Daniel Chi / Asst. photo editor
This fall, one species of trees on Ohio State’s campus might not be dropping leaves.
That’s because they have no leaves to drop. Ash trees around campus were without leaves this summer as a result of the Emerald Ash Borer (EAB) and in many cases the trees have been cut down in the past few years or will be cut down in the future.
EAB is a beetle from Asia, and the invasive insect is responsible for killing ash trees was introduced to the U.S. in the 1990s. Reports of it killing ash trees in Detroit and Windsor, Canada, began in 2002, and the insect was reported to be in Ohio by 2003, according to the Ohio Department of Agriculture website.
“We have taken out quite a few (ash trees) on campus,” said Stephen Volkmann, OSU’s university landscape architect.
Columbus City forester Joe Sulak said the plan to protect Columbus from the damage of the infestation will cost the city an estimated $12 million over 10 years.
EAB larvae eat the phloem, the part of the tree that carries nutrients. According to the Ohio Department of Agriculture website, North American ash trees die within three to five years of infestation.
Pierluigi Bonello, a professor in plant pathology at OSU, said while EAB easily kills North American ash it does not kill Asian ash.
The relationship between tree hosts and insect pests is a “tug of war,” Bonello said.
“In the course of co-evolution, you have one side of the interaction, which is the pest, which develops new weapons to attack the host. Over time, the host evolves to develop counter measures,” Bonello said.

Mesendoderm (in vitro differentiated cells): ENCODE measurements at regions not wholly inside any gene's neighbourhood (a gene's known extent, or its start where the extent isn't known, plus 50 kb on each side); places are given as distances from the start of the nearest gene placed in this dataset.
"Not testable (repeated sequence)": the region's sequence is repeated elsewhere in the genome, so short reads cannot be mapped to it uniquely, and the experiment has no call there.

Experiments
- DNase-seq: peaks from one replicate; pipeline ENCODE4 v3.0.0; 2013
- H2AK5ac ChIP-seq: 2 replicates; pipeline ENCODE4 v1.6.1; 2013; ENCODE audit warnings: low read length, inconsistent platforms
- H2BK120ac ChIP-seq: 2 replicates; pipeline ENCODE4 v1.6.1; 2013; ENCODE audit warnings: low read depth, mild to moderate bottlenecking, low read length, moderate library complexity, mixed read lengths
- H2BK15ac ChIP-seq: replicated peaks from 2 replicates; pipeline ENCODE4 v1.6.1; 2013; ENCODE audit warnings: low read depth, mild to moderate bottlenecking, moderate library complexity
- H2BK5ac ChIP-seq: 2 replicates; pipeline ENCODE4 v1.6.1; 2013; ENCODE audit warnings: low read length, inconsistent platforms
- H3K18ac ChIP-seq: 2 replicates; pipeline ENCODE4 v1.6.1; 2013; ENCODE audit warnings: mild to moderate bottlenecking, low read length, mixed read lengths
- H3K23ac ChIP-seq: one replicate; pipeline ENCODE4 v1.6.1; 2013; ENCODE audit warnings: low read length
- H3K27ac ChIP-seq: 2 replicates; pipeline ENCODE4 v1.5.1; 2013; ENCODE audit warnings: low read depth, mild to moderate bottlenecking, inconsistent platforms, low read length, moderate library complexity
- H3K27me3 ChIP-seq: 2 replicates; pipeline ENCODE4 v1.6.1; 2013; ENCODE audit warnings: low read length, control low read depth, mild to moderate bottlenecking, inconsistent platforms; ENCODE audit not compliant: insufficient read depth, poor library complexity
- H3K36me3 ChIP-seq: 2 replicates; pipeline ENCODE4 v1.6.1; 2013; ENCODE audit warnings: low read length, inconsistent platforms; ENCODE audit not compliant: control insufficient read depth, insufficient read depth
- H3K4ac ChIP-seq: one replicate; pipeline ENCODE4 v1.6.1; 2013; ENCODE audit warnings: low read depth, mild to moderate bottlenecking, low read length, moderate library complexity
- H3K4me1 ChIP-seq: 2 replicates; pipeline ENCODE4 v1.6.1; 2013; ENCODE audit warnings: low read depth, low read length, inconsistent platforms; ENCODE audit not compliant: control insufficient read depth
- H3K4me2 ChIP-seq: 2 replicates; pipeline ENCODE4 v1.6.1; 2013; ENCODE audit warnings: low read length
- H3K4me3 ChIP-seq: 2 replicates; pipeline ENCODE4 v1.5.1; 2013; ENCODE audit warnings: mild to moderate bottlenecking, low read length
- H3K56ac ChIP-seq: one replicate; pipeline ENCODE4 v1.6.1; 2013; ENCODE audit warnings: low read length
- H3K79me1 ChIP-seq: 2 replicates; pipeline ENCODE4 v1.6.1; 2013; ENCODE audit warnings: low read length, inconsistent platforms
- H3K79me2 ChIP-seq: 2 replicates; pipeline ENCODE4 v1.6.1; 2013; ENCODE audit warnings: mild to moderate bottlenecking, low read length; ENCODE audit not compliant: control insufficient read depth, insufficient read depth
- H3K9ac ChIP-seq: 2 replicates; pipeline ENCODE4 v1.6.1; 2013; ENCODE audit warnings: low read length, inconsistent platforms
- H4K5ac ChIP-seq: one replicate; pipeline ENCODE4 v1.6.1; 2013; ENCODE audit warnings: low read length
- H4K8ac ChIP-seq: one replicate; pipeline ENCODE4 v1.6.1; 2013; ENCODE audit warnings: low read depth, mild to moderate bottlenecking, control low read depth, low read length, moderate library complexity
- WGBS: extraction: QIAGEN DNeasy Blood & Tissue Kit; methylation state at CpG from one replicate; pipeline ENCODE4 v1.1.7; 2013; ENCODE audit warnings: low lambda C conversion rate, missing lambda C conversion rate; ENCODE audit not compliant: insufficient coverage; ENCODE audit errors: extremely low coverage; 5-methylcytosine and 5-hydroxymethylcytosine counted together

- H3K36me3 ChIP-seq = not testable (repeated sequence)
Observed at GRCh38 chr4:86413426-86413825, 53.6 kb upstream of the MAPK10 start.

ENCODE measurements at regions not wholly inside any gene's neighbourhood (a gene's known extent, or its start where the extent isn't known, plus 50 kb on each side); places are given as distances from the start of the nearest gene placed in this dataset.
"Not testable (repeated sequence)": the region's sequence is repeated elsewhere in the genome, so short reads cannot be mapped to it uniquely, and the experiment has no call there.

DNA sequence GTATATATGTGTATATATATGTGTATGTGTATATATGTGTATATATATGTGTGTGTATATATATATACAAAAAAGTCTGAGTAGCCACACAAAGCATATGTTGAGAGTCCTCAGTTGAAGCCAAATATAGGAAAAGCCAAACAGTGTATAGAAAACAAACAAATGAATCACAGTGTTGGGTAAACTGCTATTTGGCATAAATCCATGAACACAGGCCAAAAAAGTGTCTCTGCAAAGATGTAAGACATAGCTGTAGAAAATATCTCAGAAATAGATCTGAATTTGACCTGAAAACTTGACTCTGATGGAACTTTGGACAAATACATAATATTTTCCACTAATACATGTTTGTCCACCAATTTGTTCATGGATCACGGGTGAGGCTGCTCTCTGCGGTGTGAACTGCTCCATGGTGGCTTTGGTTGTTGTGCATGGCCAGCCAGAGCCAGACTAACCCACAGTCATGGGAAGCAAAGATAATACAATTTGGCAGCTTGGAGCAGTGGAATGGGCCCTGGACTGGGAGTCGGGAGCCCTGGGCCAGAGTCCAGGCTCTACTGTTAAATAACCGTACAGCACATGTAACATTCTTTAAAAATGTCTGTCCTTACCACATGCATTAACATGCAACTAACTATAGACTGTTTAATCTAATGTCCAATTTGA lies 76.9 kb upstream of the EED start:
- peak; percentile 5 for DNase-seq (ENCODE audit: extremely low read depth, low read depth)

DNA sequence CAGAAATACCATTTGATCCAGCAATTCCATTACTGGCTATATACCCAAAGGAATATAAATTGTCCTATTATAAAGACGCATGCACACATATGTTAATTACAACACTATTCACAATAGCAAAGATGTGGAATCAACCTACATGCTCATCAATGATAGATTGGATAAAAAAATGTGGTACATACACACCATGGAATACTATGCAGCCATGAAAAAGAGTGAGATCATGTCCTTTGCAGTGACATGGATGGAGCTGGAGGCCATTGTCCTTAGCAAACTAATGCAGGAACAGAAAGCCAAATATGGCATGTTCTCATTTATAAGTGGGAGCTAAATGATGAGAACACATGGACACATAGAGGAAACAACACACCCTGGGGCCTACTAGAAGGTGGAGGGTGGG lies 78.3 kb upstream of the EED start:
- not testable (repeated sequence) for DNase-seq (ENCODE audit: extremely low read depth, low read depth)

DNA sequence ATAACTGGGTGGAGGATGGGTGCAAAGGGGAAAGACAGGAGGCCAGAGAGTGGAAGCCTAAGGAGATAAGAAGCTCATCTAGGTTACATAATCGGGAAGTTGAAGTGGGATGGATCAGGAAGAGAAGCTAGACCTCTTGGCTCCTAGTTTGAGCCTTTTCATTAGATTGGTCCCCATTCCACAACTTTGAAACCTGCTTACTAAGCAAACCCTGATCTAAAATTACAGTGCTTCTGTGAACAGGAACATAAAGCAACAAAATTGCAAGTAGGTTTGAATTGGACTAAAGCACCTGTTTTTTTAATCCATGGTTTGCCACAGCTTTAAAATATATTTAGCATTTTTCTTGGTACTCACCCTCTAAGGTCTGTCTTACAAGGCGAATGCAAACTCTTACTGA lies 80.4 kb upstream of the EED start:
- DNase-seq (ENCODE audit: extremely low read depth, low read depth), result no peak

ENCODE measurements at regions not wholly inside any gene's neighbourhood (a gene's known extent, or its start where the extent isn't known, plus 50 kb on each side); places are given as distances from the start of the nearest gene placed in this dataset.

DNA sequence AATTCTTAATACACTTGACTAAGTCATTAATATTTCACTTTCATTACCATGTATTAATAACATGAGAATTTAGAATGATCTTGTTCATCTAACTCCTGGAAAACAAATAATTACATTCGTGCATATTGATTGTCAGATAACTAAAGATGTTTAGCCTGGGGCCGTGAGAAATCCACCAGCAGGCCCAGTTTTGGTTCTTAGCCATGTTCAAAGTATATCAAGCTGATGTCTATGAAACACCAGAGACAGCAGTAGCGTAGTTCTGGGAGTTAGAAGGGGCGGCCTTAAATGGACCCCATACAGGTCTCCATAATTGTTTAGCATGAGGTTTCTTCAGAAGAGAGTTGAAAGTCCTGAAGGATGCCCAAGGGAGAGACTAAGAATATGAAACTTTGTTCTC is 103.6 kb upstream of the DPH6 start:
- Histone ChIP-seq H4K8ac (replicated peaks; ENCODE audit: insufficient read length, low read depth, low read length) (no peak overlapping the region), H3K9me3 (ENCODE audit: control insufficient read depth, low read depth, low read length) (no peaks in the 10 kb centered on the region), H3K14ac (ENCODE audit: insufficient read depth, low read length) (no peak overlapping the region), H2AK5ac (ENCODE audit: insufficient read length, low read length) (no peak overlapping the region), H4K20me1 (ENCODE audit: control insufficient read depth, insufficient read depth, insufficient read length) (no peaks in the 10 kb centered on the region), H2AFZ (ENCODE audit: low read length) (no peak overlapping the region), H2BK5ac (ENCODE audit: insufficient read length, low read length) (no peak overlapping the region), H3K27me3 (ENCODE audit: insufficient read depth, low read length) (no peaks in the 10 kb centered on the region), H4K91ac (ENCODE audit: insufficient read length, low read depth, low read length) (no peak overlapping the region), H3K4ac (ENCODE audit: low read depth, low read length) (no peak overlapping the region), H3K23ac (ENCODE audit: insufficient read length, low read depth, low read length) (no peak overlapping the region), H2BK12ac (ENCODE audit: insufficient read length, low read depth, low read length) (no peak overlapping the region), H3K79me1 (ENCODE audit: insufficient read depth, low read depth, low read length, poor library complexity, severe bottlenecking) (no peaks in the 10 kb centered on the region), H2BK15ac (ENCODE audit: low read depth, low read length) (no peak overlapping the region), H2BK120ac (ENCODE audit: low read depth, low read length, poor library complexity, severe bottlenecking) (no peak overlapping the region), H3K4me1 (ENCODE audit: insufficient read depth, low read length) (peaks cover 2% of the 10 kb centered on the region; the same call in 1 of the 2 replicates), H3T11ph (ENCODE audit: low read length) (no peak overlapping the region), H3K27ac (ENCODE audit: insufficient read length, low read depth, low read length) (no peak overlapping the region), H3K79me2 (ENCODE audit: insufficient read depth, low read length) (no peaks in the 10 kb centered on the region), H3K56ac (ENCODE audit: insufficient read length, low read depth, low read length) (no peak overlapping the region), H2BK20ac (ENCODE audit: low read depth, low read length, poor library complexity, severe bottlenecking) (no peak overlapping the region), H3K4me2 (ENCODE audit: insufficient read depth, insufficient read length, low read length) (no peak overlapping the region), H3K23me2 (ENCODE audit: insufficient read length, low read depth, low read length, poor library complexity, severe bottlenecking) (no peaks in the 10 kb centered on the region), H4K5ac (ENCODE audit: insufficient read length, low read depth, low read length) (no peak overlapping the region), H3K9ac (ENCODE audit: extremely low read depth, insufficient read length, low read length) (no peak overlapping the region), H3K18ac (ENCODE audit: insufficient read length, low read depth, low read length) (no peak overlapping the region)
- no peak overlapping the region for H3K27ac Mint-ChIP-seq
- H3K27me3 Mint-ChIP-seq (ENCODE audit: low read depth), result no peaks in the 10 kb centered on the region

He said the EAB and North American ash species were never able to go through this process, and therefore have no defense against the insects.
“We think that is basically what is driving the epidemic. Not so much the absence of enemies for the insect, which is another possibility,” Bonello said.
According to the Ohio Department of Agriculture, EAB has spread to 63 of Ohio’s 88 counties, including Franklin County and OSU’s campus. Columbus has a plan to handle the infestation.
“The primary effort is removal to prevent hazards,” said Sulak. “The insect attacks trees from the top down, so they can basically fall apart.”
He explained that if a large windstorm came, similar to one that blew through campus in June, limbs could fall off the infested trees and potentially fall on buildings or roads. Bonello said the infestation can be treated, but with little avail.
The OSU Columbus campus is one of eight Tree Campus USA sites in Ohio, according to Buckeyes Yard and Garden onLine. A Tree Campus is one that has been designated by the a Arbor Day Foundation as a college campus that demonstrates exemplary care of its trees.
Sulak said each of the 30,000 ash trees in Columbus will inevitably be removed, but a new tree of a different species will be planted in its place.
Kyle Kuebler, a second-year in aerospace engineering, said losing the ash trees is tough.
“Something should be done about it. It is not good to lose all those trees,” Kuebler said. “Especially the one tree that is in the yard (of his Hilliard, Ohio, home). You know, I grew up with that tree and I really do not want to see it go.”
But Kuebler acknowledged that the tree could be replaced.
Bonello had some suggestions for those who really want to do something about EAB.
“I suppose if the general student population, if they are engaged, and they really care about these sorts of issues they can always make noise,” Bonello said. “In terms of talking to the right people, pressing government agencies and politicians to pay attention to these issues.”